Some more left his mouth as he began to choke up, and found it hard to breathe.

“You…! Was this your plan all along?”

“Yeah, it was.”

“So you knew from the start? That I was Vi… And him…”

“He’s special to you, right? Well, don’t worry. You’ll thank me, soon enough.”

A third, blurry figure entered the picture. They were cloaked, but unnatural clicking sounds seemed to escape from their hood.

“You’re late.”

“We’re not alone here, you know? You should be a bit more careful.”

“Yeah, I speculated as much. But I cease to care. If The Observer was really an issue, you would not have shown yourself to begin with.”

“Well, I suppose that’s true. I tend to act like he’s not even really there, these days. Strange of me, don’t you think?”

A bit of a chill went down my spine. I didn’t do well with smart people.

“Let’s not waste time. Begin your ritual.”

“A ritual is such an unrefined thing to call it. I wish you could be a little more romantic in your language.”

“He’s dying. Start it.”

“You remind me of somebody else I know.”

No, seriously, was this really the time for idle chatter?

“Right then.”

The cloaked figure bent down to face the now pale young boy, who was just barely holding on.

“What is your wish, my dear?”

He knew. He would be dying any moment now. So while he didn’t quite understand what was going on, he didn’t have the right to be picky.

No, there was nothing fuzzy in his head. He could see clearly, what it really was that he wanted to say. Even if she hadn’t asked, he still would have blurted it out.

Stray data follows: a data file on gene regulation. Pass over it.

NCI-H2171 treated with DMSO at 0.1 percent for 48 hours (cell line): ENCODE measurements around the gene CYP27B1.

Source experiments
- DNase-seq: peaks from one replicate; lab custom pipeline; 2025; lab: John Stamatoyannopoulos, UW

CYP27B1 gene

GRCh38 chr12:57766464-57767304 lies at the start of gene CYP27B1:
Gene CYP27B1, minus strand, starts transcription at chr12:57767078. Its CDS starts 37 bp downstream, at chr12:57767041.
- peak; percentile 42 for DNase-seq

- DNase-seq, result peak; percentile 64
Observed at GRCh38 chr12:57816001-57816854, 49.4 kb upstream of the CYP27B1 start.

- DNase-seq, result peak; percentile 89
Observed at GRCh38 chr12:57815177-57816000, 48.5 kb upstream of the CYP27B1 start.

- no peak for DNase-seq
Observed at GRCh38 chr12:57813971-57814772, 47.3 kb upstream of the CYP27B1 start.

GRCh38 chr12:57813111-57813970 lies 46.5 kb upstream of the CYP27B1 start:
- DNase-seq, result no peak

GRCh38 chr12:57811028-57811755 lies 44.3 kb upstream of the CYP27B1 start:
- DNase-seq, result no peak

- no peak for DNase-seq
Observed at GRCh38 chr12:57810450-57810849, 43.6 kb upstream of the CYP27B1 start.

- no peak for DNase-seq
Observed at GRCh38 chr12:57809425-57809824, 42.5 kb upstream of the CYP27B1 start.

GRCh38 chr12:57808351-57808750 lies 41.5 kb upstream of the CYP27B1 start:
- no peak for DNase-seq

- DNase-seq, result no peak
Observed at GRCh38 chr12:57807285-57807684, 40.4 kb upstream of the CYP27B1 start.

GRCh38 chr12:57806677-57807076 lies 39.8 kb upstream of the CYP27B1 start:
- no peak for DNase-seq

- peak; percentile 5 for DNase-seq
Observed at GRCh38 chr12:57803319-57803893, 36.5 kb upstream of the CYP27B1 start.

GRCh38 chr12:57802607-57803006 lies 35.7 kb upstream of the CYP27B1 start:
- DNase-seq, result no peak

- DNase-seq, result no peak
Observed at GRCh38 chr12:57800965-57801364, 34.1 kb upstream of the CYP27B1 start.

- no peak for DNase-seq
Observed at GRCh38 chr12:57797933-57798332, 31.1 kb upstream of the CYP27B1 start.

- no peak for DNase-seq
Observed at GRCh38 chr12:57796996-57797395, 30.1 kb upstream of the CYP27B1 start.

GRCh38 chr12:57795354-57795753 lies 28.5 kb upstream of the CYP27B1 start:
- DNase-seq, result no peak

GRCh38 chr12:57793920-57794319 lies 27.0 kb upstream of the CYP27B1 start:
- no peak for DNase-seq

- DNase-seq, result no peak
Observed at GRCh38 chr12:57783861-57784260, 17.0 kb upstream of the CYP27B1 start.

“I want to see him! I want us to be together forever, uninterrupted by anyone else. I don’t care about Vi, or about fame, or money, or eLSE. I only want to perform for him! Ever since we met, I never cared about anything else! Shouldn’t that be obvious!?

“I see. That’s convenient. His wish was the same.”

A wave of relief washed over his nerves, which had been wrought with a tight, burning sensation. He felt calm, amongst the sudden burst of wings, which had extended out behind the cloaked figure.

“He wanted… the same thing… That’s good… then. That…”

…makes me happy.

Is what he wanted to say. But he had already passed.

Vi was dead.

“You’re wondering why we did this, aren’t you?”

I paused for a moment. She was looking right at me.

“I do.”

I was. Though I knew about The Chaotic’s powers, I wasn’t quite sure what she had exactly done. Nor did I really get the whole motive here.

The Villain interjected.

“I was the one who leaked the information to the public about Vi. The two of them wanted to be truly together, but they were ashamed of their physical counterparts. So I helped them shed it. I uploaded their consciousnesses.”

Their consciousnesses were uploaded? To a server? What if that server were to be found or destroyed somehow? Isn’t that too flimsy of a solution?

“I can see you’re worried. Rest assured, there are no servers. They’re floating around freely as radio frequencies that are invisible to us. They’re both everywhere, and nowhere. They’ll be around far longer than any other human, for sure.”

Another concept that went right over my head, courtesy of The Chaotic. You probably have more context than I do. Is none of this clicking for you, either? I hope so, because I surely couldn’t explain it to you myself.

“They’ll be far out of the eyes of The Ego, too. You’d probably be the only Chosen capable of seeing them, if any of us could.”

So that was his goal. Saving others from the fate of The Ego; from the fate of the world’s supposedly inevitable destruction.

Well, I was supposed to stop that from happening though. But either way, it seemed word about it was getting around to the others.

I looked toward The Chaotic. She could tell what I was thinking.

“Well, I don’t necessarily support the idea. I just wanted to see if it was possible. The idea is intriguing, don’t you think? Like an afterlife of sorts.”

“No, I don’t really get it to begin with.”

“Well, that’s to be expected.”

Was that a jab at my intelligence?

The Villain said that if I really attempted to, I could try and see them for myself. Maybe I should try to properly understand how it all worked?

No, I shouldn’t bother them. They deserve their privacy.